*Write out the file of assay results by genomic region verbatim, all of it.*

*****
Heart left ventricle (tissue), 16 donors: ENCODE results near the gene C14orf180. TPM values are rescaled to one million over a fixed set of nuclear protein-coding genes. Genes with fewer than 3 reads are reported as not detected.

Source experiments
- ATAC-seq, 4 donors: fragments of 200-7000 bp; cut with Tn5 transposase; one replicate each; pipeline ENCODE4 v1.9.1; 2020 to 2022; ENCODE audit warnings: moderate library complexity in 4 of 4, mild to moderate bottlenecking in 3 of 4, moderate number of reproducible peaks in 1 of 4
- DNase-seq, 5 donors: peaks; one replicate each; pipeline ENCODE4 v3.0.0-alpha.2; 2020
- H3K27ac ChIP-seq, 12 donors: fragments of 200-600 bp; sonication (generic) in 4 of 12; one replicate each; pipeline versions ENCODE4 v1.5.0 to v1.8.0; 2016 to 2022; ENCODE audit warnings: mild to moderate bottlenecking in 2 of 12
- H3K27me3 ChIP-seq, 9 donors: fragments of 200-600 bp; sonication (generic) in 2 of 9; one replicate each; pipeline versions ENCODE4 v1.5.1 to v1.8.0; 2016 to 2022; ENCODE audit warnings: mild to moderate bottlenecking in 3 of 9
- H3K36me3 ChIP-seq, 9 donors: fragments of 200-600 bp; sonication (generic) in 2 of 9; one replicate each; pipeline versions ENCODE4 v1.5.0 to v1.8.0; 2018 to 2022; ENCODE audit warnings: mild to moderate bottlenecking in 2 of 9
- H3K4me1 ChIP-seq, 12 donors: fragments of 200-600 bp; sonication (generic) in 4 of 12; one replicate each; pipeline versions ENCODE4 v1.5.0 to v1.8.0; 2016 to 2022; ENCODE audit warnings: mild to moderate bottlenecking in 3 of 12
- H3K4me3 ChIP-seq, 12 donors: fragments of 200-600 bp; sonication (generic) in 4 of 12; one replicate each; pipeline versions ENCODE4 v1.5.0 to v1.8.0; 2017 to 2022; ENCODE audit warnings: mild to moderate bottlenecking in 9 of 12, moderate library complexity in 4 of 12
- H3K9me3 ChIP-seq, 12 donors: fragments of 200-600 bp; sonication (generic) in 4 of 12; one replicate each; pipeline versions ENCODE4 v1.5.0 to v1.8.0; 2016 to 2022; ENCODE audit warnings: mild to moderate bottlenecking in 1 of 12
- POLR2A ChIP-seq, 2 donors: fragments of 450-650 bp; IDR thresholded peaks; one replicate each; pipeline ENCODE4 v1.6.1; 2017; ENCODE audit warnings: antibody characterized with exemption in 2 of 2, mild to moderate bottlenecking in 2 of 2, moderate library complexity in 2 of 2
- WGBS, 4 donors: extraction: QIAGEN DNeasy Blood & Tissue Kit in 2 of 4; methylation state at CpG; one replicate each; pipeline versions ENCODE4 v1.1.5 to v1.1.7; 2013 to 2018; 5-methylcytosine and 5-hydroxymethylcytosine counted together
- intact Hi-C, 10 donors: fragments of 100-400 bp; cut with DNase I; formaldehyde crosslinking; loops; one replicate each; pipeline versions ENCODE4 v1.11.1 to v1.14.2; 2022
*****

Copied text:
Heart left ventricle (tissue), 16 donors: ENCODE results near the gene C14orf180. TPM values are rescaled to one million over a fixed set of nuclear protein-coding genes. Genes with fewer than 3 reads are reported as not detected.

Source experiments
- ATAC-seq, 4 donors: fragments of 200-7000 bp; cut with Tn5 transposase; one replicate each; pipeline ENCODE4 v1.9.1; 2020 to 2022; ENCODE audit warnings: moderate library complexity in 4 of 4, mild to moderate bottlenecking in 3 of 4, moderate number of reproducible peaks in 1 of 4
- DNase-seq, 5 donors: peaks; one replicate each; pipeline ENCODE4 v3.0.0-alpha.2; 2020
- H3K27ac ChIP-seq, 12 donors: fragments of 200-600 bp; sonication (generic) in 4 of 12; one replicate each; pipeline versions ENCODE4 v1.5.0 to v1.8.0; 2016 to 2022; ENCODE audit warnings: mild to moderate bottlenecking in 2 of 12
- H3K27me3 ChIP-seq, 9 donors: fragments of 200-600 bp; sonication (generic) in 2 of 9; one replicate each; pipeline versions ENCODE4 v1.5.1 to v1.8.0; 2016 to 2022; ENCODE audit warnings: mild to moderate bottlenecking in 3 of 9
- H3K36me3 ChIP-seq, 9 donors: fragments of 200-600 bp; sonication (generic) in 2 of 9; one replicate each; pipeline versions ENCODE4 v1.5.0 to v1.8.0; 2018 to 2022; ENCODE audit warnings: mild to moderate bottlenecking in 2 of 9
- H3K4me1 ChIP-seq, 12 donors: fragments of 200-600 bp; sonication (generic) in 4 of 12; one replicate each; pipeline versions ENCODE4 v1.5.0 to v1.8.0; 2016 to 2022; ENCODE audit warnings: mild to moderate bottlenecking in 3 of 12
- H3K4me3 ChIP-seq, 12 donors: fragments of 200-600 bp; sonication (generic) in 4 of 12; one replicate each; pipeline versions ENCODE4 v1.5.0 to v1.8.0; 2017 to 2022; ENCODE audit warnings: mild to moderate bottlenecking in 9 of 12, moderate library complexity in 4 of 12
- H3K9me3 ChIP-seq, 12 donors: fragments of 200-600 bp; sonication (generic) in 4 of 12; one replicate each; pipeline versions ENCODE4 v1.5.0 to v1.8.0; 2016 to 2022; ENCODE audit warnings: mild to moderate bottlenecking in 1 of 12
- POLR2A ChIP-seq, 2 donors: fragments of 450-650 bp; IDR thresholded peaks; one replicate each; pipeline ENCODE4 v1.6.1; 2017; ENCODE audit warnings: antibody characterized with exemption in 2 of 2, mild to moderate bottlenecking in 2 of 2, moderate library complexity in 2 of 2
- WGBS, 4 donors: extraction: QIAGEN DNeasy Blood & Tissue Kit in 2 of 4; methylation state at CpG; one replicate each; pipeline versions ENCODE4 v1.1.5 to v1.1.7; 2013 to 2018; 5-methylcytosine and 5-hydroxymethylcytosine counted together
- intact Hi-C, 10 donors: fragments of 100-400 bp; cut with DNase I; formaldehyde crosslinking; loops; one replicate each; pipeline versions ENCODE4 v1.11.1 to v1.14.2; 2022